Skip to content

Downgrading the Cross:

An Open Appeal to my Brothers and Sisters, and Leaders in our Baptist Union

I love being a Baptist, and I love the diversity of Evangelicals, Liberals, and even some high church Baptists and Catholic Baptists in our midst. Unfortunately, our diversity is under pressure, for I believe as Baptists, we face a new downgrade controversy arguably much worse than that which Spurgeon experienced. Although we are a diverse and broad family which both enriches us and strengthens us, there are some lines that the Union should never cross without the church’s support. The redefinition of marriage without an in-depth consultation of all the churches and ministers in our Union is one of those lines. 

In March 1887, Spurgeon published in, ‘The Sword and the Trowel’, an article titled “The Down Grade.” Spurgeon was concerned about three doctrines: biblical infallibility, substitutionary atonement, and the finality of judgement for those who died outside Christ. What we may be facing as a Union is, in my opinion, a worse downgrade controversy being actively explored and advocated. The ‘downgrade’ of our time is a request by some in our Union to redefine the ministerial rules so ministers can engage in a same-sex marriage, thereby redefining Christian marriage as valid if it is between a man and a man or a woman and a woman. This proposed change not only redefines Christian marriage within a UK Baptist context, but also redefines our understanding of sexual purity, sin, repentance, and accountability through association, and ultimately and in doing these things, redefines and ‘downgrades’ our understanding of the Cross and authority of God’s Word.

Whilst this article will cause some pain, it is not intended to be a personal polemic against those who take a different view to what has been up to now Baptist orthodoxy; we note some are posting on social media openly advocating their views on this issue of marriage in the Union, we already accept we are a diverse union, it is not a rejection of the “other” as there is room for everyone in our Baptist family, but rather it is a gentle pastoral plea to those entrusted with the structures of our Union to pull back from actions that could fracture our beautiful tapestry and hard-won diversity by departing from the historic Baptist foundational position that the Bible defines Christian marriage as only ever being between a man and a woman.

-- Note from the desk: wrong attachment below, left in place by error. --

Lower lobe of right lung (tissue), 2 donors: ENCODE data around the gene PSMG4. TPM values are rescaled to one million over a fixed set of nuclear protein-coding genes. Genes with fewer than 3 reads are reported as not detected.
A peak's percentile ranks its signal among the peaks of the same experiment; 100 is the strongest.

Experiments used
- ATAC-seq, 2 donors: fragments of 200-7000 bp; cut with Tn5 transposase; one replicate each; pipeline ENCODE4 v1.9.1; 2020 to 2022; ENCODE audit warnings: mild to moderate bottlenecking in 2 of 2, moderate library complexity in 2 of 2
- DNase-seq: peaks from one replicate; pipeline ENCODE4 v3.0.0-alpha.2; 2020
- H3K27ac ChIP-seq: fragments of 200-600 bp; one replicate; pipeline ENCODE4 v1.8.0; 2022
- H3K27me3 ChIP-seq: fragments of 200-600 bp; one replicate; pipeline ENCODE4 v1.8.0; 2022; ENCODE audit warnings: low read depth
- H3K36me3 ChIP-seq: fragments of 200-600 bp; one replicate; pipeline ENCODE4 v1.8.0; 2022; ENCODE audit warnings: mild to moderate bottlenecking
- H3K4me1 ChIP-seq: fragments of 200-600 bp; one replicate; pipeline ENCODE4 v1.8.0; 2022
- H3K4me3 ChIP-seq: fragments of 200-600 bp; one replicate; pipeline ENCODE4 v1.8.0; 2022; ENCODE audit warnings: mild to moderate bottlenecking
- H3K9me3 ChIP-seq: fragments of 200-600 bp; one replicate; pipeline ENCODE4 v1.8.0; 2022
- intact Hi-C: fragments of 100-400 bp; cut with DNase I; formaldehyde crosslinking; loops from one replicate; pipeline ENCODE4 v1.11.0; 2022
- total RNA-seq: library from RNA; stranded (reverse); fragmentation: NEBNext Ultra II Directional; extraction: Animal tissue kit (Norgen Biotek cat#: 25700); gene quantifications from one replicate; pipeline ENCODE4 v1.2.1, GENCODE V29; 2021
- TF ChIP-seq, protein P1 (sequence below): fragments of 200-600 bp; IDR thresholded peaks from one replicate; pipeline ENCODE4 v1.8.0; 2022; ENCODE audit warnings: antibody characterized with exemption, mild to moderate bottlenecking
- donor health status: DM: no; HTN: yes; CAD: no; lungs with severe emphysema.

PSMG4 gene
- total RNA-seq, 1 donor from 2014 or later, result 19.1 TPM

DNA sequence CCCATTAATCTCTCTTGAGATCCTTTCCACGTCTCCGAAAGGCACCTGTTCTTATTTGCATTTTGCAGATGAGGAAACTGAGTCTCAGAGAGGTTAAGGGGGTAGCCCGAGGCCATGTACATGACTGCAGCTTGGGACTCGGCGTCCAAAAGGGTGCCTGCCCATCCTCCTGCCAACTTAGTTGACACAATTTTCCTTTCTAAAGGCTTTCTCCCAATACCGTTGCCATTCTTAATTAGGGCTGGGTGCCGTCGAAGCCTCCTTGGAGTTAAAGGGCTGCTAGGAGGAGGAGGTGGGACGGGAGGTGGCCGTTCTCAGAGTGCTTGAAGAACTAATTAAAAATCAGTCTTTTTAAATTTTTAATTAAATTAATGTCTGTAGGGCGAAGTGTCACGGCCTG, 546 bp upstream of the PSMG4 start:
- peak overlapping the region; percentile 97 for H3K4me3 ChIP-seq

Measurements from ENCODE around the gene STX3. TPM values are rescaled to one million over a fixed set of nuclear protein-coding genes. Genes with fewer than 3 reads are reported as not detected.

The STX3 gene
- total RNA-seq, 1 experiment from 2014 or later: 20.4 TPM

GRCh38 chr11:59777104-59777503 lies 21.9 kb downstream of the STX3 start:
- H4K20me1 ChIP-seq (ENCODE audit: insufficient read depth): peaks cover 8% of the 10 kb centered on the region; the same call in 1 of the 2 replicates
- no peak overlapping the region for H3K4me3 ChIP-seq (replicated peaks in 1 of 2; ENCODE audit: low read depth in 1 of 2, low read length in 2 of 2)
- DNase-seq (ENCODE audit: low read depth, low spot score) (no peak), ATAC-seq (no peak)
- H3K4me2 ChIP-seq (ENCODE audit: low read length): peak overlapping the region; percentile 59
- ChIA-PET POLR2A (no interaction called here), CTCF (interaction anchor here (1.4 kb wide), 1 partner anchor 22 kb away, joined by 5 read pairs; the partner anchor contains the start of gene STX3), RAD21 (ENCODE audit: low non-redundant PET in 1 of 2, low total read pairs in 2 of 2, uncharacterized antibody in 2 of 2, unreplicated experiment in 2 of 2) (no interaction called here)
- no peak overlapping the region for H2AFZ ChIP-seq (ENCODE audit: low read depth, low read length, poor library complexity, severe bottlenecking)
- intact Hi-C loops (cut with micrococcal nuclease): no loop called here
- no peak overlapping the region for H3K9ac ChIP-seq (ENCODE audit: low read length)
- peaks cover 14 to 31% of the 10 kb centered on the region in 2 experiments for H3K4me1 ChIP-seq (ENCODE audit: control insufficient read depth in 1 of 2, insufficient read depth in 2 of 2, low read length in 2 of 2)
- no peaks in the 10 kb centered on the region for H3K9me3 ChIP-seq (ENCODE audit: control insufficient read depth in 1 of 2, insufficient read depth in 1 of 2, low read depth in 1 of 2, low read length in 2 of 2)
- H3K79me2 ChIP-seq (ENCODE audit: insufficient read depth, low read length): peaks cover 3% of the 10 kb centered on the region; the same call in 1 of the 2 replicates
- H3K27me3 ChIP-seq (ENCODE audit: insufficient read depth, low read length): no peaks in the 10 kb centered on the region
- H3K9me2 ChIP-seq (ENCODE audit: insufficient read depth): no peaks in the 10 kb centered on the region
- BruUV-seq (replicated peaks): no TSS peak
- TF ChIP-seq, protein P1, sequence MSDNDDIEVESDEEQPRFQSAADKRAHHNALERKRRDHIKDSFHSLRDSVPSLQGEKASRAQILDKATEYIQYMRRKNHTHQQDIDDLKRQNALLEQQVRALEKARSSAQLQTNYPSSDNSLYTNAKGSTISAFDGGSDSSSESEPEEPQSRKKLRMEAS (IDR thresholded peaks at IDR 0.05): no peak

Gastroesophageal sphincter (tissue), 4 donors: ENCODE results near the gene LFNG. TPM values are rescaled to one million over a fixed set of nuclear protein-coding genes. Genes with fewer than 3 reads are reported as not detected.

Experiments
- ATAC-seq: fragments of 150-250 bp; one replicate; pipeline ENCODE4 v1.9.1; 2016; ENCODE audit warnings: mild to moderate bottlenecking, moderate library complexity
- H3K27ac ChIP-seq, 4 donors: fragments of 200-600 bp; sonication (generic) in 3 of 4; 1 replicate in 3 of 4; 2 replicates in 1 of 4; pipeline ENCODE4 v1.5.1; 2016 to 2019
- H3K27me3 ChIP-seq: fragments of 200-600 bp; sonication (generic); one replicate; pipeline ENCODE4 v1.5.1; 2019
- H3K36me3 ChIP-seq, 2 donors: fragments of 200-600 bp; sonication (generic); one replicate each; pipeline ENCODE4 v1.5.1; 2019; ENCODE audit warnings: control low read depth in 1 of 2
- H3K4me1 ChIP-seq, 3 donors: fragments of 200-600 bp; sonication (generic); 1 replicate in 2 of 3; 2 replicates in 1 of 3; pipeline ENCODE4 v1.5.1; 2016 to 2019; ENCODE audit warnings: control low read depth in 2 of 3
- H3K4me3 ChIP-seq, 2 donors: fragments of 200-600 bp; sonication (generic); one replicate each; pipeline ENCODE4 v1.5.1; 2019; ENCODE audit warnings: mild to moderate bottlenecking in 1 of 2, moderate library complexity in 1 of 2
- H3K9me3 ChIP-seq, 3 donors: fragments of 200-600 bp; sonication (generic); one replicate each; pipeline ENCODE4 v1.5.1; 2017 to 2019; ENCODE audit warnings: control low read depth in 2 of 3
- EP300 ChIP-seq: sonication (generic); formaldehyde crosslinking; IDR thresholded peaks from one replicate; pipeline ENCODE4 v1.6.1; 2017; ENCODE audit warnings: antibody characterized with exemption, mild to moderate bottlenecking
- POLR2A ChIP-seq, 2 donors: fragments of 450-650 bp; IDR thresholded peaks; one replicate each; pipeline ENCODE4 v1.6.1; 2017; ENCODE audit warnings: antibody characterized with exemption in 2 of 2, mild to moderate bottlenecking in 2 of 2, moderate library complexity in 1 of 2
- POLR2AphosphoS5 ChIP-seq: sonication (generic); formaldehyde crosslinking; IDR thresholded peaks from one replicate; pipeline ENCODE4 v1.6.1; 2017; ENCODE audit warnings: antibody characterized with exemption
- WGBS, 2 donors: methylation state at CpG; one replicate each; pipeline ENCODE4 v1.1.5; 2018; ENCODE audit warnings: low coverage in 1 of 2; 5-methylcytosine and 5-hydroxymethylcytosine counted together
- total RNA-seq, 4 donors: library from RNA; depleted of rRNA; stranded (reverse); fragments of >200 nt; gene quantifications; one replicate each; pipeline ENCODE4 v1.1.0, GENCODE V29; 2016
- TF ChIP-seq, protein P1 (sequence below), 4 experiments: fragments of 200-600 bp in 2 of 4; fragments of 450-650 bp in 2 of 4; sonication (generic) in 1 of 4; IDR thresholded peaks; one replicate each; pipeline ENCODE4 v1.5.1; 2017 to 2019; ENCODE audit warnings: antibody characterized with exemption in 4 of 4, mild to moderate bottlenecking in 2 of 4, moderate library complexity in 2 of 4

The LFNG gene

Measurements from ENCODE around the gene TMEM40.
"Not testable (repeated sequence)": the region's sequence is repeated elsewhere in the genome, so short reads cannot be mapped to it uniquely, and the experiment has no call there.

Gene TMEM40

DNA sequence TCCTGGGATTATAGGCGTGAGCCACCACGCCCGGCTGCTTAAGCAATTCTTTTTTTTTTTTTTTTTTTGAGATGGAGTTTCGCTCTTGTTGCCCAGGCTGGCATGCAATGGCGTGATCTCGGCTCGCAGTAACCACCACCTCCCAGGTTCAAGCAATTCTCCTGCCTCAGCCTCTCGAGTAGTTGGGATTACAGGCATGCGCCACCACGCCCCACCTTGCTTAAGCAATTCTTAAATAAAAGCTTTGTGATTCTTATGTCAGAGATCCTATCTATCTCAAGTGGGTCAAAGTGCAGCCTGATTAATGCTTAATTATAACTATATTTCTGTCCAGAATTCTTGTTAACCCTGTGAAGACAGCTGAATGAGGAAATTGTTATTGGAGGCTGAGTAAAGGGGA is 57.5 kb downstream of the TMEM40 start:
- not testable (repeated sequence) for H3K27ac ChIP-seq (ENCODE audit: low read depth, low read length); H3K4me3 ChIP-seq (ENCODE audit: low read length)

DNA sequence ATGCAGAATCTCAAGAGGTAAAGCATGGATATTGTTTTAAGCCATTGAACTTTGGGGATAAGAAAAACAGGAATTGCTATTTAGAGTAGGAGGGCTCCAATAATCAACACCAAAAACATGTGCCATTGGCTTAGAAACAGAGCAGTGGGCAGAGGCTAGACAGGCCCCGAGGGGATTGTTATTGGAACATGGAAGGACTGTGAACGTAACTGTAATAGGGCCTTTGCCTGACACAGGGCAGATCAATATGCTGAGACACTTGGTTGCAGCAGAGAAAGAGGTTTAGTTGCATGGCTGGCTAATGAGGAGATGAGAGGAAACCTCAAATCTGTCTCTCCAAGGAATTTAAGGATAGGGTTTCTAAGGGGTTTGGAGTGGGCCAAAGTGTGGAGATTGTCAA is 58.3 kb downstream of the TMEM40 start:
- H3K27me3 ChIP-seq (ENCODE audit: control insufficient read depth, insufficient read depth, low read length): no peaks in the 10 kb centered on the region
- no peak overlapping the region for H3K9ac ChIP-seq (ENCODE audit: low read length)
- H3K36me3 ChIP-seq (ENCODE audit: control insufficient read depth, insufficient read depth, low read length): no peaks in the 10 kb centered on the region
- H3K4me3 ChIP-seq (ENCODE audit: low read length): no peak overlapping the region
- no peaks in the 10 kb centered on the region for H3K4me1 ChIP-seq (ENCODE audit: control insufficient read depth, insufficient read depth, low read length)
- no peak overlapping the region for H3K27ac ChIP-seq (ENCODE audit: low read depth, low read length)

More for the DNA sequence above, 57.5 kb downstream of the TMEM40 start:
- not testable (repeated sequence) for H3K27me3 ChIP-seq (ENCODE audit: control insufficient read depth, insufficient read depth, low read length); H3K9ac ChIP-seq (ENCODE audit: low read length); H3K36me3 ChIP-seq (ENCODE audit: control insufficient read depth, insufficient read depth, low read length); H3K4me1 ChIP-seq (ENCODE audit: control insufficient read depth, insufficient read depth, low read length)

For most Baptists seeking to hold to our historical biblical roots, the request to change the ministerial rules so that ministers can engage in same-sex marital relationships would be more than a downgrade were it to be passed by our council. I fear that in the eyes of the majority of laypeople in our denomination, it would be deemed a betrayal of the work of Christ on the Cross. Christ shed his blood for the forgiveness of sin. Many Baptists will struggle to understand or accept the request to celebrate and embrace what they believe amounts to wilful disobedience to the scriptures. This attempt to redefine the scriptural definition of marriage is highly toxic to relationships in our Union.  

I, and as a Union, we recognize that we have not always responded pastorally or sensitively to those from the LGBTQI+ community. For this, we are repentant and deeply sorry. We must discuss and engage with the pastoral care of those with same-sex attraction and gender identity questions in our Union. We must get better at this. It needs, however, to be in a way which is in line with the view of our churches in the Union and above all Scripture. Scripture encourages us to embrace all with the love and grace of Jesus, yet because of His love, we do not and cannot endorse all behaviours, decisions, identities and lifestyles (NB I am not just speaking about sexual behaviour, decisions, identities and lifestyles here).

I would guess that the vast majority of our churches would hold a simple (not simplistic) reading of the scriptures, accepting at face value what it says. We cannot assume that they have changed their minds on what constitutes Christian marriage without asking them. Or infer that by their simple reading they are somehow deficient in understanding what it says or means.

I can certainly say that as of today, over 180 ministers have signed a word of mouth petition asking the Union to refrain from changing the ministerial rules. These are educated, compassionate, kind, and sacrificial lovers of Jesus, saying we have a better vision of marriage for which they are speaking up, a Christian view of marriage rather than a civic view.